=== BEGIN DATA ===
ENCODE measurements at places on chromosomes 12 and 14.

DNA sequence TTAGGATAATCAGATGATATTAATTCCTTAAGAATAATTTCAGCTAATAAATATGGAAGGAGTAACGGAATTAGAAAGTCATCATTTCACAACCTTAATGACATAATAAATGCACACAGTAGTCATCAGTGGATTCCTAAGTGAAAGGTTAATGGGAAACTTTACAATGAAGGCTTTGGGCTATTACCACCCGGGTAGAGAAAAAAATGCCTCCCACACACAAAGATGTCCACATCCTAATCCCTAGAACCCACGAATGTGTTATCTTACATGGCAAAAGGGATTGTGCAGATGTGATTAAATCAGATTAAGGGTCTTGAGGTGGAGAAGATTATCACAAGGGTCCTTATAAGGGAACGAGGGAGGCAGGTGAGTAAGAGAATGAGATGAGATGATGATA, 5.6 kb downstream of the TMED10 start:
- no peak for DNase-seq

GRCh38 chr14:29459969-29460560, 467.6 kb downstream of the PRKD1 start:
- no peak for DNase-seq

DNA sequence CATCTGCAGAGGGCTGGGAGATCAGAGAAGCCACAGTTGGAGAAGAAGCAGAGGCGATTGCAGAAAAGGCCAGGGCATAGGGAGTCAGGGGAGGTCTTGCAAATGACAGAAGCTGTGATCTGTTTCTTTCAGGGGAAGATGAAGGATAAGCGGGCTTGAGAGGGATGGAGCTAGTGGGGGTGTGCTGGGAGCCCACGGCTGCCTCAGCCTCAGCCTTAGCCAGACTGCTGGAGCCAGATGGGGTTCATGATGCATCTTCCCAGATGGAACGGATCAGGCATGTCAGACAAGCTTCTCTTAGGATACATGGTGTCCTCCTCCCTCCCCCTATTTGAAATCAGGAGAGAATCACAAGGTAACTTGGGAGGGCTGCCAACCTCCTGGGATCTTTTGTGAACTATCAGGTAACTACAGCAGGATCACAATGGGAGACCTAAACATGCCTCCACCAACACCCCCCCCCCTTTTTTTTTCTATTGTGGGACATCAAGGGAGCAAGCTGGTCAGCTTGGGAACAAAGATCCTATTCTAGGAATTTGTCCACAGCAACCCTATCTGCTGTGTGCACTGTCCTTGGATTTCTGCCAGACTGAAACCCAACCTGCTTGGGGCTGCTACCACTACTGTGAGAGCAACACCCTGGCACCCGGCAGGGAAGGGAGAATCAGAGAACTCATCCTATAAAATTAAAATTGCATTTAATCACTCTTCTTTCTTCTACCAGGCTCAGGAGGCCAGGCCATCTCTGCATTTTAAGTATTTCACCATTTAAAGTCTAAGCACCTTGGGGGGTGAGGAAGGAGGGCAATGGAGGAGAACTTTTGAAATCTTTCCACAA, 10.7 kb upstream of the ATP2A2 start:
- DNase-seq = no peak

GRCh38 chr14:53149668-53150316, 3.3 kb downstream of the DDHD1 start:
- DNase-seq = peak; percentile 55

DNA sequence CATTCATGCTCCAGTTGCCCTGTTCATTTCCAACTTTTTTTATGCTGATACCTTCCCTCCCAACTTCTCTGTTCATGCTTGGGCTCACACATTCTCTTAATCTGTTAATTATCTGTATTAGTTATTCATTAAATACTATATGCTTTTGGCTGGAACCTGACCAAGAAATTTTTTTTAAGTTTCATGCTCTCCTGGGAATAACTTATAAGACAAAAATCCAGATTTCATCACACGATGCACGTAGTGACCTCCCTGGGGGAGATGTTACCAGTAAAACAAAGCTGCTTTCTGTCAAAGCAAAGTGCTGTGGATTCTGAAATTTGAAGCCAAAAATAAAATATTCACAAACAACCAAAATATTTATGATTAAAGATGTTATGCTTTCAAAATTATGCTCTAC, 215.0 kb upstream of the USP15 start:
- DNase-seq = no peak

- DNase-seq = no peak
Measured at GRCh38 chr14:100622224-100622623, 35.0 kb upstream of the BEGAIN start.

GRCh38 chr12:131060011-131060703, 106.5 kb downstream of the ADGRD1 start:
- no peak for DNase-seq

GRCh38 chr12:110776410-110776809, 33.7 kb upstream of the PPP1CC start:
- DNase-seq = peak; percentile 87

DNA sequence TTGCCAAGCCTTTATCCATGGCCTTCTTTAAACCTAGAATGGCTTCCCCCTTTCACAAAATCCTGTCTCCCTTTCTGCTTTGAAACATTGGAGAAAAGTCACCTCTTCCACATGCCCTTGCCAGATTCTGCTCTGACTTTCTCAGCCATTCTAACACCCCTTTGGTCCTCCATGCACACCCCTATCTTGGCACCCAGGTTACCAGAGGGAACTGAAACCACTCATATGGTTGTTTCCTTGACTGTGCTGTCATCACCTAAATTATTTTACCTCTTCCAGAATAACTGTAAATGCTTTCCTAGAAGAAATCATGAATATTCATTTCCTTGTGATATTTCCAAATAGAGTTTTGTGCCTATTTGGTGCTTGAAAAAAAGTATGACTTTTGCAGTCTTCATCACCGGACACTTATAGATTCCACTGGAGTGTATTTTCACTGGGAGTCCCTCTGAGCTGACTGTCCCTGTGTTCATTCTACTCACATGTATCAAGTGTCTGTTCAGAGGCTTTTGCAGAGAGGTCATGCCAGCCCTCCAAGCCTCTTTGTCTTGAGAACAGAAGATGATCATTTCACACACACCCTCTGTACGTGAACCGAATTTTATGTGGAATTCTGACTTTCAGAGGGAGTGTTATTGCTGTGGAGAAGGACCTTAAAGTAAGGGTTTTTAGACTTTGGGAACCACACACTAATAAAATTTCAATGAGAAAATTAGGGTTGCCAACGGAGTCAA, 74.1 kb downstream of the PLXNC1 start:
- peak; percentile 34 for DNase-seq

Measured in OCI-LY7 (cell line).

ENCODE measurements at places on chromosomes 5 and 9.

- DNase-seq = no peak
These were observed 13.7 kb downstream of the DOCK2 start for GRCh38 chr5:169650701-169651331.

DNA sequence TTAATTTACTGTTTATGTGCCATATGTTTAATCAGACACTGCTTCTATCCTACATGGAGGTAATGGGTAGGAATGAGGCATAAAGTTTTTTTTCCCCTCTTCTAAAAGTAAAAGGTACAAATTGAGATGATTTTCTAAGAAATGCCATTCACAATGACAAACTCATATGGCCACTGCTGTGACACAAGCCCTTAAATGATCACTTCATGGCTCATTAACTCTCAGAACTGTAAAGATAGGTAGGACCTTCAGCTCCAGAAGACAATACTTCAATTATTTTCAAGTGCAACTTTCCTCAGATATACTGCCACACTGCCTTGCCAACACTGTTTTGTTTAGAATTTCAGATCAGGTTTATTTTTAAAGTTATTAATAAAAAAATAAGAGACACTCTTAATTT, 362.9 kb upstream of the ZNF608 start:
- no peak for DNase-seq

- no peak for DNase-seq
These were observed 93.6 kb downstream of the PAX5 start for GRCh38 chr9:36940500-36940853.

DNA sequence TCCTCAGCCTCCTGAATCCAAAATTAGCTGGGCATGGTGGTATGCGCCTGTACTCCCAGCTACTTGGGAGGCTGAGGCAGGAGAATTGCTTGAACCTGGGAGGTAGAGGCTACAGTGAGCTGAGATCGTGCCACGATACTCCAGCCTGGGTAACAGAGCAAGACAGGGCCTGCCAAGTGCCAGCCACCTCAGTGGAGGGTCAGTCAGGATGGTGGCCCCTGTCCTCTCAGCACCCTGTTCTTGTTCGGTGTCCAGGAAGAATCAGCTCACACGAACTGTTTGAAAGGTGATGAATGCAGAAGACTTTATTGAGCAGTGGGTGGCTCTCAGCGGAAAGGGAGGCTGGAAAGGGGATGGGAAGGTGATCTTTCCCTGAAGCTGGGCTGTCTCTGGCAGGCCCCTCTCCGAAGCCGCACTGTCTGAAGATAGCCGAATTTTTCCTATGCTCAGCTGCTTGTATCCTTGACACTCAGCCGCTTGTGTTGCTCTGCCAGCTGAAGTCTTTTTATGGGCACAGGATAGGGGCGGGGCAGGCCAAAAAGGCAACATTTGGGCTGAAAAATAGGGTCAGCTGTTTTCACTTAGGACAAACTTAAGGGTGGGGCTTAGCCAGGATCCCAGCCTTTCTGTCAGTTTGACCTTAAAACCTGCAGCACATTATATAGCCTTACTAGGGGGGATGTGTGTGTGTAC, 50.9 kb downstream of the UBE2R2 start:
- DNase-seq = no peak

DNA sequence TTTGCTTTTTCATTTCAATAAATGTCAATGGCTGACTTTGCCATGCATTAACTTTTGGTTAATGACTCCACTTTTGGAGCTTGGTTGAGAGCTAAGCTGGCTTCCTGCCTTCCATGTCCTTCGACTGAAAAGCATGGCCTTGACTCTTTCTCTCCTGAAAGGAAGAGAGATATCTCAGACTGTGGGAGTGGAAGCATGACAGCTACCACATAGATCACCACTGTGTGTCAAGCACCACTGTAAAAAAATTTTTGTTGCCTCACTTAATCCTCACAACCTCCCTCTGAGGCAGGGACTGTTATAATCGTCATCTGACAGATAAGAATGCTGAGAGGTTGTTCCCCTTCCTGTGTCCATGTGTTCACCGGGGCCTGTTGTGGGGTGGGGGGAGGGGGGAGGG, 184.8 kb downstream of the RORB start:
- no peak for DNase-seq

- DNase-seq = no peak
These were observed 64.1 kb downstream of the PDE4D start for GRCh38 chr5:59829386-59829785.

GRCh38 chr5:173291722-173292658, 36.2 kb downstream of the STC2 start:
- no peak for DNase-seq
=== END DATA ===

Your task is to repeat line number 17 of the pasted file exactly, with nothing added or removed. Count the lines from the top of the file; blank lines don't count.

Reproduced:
- DNase-seq = peak; percentile 87